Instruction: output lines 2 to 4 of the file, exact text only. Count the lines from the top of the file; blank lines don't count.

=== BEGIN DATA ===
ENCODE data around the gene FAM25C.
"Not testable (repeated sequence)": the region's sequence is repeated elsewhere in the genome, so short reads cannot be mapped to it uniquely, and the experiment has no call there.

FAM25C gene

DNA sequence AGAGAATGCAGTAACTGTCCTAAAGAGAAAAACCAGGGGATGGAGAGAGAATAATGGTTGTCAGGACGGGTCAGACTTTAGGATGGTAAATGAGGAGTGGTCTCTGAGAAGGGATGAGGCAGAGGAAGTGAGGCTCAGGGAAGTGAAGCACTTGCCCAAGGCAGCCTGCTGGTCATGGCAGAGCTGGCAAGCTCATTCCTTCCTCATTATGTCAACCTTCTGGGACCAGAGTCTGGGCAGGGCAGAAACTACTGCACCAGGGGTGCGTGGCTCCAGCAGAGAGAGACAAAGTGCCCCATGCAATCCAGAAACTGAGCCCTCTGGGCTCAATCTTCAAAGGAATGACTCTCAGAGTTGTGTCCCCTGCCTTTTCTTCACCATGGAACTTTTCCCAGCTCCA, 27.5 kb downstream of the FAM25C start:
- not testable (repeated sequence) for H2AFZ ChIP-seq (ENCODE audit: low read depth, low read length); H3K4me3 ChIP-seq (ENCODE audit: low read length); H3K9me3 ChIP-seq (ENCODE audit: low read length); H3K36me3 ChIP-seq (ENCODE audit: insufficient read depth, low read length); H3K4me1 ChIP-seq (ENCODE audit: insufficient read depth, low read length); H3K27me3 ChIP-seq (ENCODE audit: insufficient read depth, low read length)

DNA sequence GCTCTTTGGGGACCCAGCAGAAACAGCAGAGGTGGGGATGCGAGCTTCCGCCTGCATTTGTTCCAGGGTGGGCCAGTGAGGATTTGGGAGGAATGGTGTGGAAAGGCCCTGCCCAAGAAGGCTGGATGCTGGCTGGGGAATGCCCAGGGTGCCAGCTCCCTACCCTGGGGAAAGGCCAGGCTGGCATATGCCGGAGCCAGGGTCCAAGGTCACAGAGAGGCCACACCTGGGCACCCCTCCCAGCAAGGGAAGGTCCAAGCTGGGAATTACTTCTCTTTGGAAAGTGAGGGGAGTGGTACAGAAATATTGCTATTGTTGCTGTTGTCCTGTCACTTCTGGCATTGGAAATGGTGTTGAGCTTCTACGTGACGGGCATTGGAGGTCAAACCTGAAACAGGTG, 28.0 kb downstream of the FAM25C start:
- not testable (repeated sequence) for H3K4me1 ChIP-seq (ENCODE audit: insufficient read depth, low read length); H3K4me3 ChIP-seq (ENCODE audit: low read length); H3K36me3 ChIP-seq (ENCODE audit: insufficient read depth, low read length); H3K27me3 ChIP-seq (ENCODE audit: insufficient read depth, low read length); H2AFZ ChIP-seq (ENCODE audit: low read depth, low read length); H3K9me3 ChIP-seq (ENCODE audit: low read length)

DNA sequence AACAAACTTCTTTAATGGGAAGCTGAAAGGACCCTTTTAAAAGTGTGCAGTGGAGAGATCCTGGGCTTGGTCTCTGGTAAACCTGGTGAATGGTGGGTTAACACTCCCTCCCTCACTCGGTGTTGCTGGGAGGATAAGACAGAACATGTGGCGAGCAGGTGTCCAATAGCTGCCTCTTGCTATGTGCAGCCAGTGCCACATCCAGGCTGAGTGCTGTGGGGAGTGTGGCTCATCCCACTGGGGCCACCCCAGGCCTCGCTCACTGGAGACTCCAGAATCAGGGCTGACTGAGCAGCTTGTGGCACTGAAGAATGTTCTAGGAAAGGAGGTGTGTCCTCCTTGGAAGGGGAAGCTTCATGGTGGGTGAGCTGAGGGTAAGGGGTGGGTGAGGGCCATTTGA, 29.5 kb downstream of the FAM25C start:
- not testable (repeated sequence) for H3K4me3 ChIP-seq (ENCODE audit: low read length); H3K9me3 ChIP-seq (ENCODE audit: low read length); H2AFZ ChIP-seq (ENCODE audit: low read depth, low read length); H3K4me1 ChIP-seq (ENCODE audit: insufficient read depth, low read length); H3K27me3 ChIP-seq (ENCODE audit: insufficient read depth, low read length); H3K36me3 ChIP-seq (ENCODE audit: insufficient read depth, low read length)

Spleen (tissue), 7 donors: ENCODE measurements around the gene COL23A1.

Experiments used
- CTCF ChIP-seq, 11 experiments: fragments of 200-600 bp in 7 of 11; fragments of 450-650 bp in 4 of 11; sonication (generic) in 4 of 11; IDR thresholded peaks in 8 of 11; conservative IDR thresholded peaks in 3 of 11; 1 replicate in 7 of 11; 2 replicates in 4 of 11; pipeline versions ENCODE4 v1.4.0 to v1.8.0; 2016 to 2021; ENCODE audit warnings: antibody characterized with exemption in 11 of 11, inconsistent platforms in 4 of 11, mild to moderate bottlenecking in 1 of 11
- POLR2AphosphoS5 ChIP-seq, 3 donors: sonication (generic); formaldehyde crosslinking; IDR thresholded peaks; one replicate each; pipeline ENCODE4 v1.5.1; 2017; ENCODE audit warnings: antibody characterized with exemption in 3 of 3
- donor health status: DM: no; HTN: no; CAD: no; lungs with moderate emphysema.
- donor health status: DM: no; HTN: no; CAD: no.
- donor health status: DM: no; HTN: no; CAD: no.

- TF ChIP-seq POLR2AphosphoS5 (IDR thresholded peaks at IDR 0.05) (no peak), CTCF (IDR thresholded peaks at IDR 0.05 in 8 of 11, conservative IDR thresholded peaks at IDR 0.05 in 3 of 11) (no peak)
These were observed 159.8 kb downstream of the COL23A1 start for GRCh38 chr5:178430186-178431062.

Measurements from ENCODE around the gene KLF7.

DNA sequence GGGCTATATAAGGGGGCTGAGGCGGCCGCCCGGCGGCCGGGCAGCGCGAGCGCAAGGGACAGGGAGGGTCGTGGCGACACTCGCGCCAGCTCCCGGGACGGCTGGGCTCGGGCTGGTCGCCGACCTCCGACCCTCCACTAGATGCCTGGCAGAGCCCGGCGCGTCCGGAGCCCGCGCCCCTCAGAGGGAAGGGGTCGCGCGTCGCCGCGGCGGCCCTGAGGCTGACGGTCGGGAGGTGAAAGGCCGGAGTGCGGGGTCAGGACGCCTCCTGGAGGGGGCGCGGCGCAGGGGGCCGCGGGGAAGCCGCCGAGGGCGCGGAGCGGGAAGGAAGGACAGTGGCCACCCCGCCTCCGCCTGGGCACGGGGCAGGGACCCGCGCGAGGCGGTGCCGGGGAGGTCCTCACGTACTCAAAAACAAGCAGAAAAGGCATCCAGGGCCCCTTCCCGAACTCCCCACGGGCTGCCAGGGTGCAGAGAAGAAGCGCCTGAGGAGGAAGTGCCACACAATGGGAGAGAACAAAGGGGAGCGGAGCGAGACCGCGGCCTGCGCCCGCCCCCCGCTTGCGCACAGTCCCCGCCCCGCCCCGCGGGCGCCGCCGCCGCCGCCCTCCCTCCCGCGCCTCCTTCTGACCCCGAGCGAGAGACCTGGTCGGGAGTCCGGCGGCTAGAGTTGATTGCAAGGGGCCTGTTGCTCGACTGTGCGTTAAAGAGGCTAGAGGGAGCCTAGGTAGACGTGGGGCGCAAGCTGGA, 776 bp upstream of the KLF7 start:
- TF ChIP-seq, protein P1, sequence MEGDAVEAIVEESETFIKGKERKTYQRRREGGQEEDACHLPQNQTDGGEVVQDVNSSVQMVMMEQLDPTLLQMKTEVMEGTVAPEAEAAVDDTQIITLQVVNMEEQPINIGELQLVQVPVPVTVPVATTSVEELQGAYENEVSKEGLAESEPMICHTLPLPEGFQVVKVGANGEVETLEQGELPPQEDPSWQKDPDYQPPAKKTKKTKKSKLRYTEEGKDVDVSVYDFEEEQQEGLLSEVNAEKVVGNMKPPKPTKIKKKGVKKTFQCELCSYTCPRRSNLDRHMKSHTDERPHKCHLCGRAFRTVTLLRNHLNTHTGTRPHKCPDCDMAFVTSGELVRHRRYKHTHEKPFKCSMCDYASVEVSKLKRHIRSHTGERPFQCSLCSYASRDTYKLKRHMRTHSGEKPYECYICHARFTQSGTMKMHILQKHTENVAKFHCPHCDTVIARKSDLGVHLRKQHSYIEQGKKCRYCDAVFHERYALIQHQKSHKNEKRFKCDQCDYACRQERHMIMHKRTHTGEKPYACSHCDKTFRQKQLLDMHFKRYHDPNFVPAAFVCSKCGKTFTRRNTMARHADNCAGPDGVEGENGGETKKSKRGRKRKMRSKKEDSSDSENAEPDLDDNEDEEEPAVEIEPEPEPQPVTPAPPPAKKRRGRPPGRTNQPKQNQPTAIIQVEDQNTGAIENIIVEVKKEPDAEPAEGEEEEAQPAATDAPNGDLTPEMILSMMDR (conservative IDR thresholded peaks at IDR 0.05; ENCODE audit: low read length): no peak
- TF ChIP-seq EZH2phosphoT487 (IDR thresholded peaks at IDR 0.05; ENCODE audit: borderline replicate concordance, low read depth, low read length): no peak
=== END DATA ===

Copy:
"Not testable (repeated sequence)": the region's sequence is repeated elsewhere in the genome, so short reads cannot be mapped to it uniquely, and the experiment has no call there.

FAM25C gene

DNA sequence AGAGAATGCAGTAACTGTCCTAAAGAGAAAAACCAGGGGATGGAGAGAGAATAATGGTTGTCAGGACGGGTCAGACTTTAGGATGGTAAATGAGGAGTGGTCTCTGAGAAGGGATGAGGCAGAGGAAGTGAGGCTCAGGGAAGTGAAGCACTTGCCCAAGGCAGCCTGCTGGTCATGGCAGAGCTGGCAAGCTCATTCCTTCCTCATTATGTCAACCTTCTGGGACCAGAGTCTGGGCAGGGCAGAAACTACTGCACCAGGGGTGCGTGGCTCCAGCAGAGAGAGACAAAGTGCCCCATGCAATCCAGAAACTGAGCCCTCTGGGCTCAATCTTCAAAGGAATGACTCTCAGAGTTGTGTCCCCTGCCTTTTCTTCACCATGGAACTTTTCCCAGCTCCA, 27.5 kb downstream of the FAM25C start: